Staying true to its words, the city submitted plans for more area ball fields to Triple Crown founder Dave King this week.
Under a five-year contract signed last fall, the city said that by Aug. 20 it would present a plan for adding two to four more ball fields that Triple Crown can use. If the city did not present the plan, Triple Crown could cancel the contract after the 2004 season.
For much of 2003, the city and the Steamboat Springs Chamber Resort Association were negotiating a deal with the Fort Collins-based sports organization, which promotes baseball, softball and soccer tournaments across the country and is a key component of Steamboat's summer tourism.
The negotiating team has been working for the past year to come up with ball field plans. City Parks and Recreation Director Chris Wilson said the plan submitted this week has a variety of options King can review.
The group identified three properties owned by the Steamboat Springs School District that could be used:
n A site near Strawberry Park Middle School that was previously used as a backup field for Triple Crown but is out of commission this year because of construction on the school;
n Land near Whistler Park that is being used for extra parking;
n Land by Steamboat II
The team also evaluated land by the Christian Heritage School and said it considered a piece of land in West End Village but took that site off the list because of its size.
The plan also looks at the option of purchasing additional property and developing it into a ball field, but Wilson said the plan does not identify specific pieces of property that could be purchased.
Along with identifying potential ball-field sites, the plan includes ways to fund the fields and a timeline for building them.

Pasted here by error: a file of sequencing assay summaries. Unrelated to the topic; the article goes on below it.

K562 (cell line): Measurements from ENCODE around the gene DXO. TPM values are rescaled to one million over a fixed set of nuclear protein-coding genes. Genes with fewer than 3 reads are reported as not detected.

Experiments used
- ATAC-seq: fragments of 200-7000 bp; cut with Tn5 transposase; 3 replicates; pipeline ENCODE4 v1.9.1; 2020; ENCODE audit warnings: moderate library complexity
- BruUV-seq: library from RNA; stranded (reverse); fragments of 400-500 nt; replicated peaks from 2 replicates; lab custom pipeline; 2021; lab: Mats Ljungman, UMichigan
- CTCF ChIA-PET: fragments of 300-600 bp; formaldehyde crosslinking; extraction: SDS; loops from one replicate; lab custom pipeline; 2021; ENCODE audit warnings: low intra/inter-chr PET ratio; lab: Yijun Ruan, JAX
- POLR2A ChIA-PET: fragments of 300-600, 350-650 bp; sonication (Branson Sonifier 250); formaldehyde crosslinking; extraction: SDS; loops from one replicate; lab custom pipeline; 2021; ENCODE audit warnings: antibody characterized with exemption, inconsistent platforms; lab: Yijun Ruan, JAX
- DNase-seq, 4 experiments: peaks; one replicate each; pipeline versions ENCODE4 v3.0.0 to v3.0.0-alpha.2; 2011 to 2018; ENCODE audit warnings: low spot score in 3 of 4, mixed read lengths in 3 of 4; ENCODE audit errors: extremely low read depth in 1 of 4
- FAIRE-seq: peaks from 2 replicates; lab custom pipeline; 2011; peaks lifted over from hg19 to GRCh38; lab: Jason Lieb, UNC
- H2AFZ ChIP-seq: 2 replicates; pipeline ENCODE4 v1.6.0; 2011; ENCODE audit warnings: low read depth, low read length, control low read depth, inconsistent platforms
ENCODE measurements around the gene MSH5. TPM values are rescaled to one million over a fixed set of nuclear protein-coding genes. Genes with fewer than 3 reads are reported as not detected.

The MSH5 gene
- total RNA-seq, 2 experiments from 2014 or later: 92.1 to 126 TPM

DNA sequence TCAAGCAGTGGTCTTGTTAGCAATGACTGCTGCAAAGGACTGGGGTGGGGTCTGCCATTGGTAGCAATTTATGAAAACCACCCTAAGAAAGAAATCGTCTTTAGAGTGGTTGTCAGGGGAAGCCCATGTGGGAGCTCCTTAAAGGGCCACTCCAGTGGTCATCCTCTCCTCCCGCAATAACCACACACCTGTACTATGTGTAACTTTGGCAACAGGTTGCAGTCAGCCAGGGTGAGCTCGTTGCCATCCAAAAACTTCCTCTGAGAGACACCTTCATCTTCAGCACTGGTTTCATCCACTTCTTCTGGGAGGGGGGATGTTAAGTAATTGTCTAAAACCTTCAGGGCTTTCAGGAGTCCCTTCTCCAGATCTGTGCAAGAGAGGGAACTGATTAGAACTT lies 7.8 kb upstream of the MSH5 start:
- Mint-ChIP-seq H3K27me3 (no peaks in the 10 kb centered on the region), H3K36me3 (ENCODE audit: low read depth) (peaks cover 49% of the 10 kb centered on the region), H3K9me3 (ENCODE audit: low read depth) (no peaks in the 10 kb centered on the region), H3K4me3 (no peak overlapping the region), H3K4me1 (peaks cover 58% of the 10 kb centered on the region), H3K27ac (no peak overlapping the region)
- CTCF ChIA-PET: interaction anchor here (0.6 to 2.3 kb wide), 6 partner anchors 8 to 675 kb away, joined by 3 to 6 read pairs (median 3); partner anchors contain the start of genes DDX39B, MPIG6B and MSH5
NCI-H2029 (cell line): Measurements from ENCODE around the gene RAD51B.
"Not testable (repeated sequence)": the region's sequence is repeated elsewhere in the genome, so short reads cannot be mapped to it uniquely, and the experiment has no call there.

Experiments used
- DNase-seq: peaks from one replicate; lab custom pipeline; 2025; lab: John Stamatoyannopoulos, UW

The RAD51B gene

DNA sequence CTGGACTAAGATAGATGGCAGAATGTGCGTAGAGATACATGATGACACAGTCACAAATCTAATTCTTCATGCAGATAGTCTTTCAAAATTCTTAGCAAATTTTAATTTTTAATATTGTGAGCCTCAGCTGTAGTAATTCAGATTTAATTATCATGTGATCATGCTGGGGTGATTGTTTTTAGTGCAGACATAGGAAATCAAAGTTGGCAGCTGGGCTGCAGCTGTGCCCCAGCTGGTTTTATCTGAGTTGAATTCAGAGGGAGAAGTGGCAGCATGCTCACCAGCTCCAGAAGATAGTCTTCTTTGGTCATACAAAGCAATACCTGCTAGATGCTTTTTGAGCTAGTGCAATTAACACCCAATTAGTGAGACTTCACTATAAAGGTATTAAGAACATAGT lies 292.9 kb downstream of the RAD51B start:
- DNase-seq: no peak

City Council President Kathy Connell and President Pro Tempore Paul Strong were on the negotiating committee and worked on the proposal given to King; the rest of council has yet to see the plan.
When the plan comes back with King's comments, Wilson said the council and the rest of the community will have a chance to weigh in on the options.
The committee has yet to discuss the plans with the school district. With superintendents changing, it wanted to wait before talking about forming partnerships with the school district, Wilson said.
The need for new fields arose when the City Council refused to allow Triple Crown to use Emerald Park. The decision came during a July council meeting, just as the council was approving the final reading of the contract. At that meeting, King said he would not approve the contract with Emerald Park off the table.
The city and King later negotiated a deal under which the city would present a plan for more fields by Aug. 20 or King would be allowed to cancel Triple Crown's contract after the 2004 season. The contract also allows King and the city to re-examine the use of Emerald Park and other fields annually.
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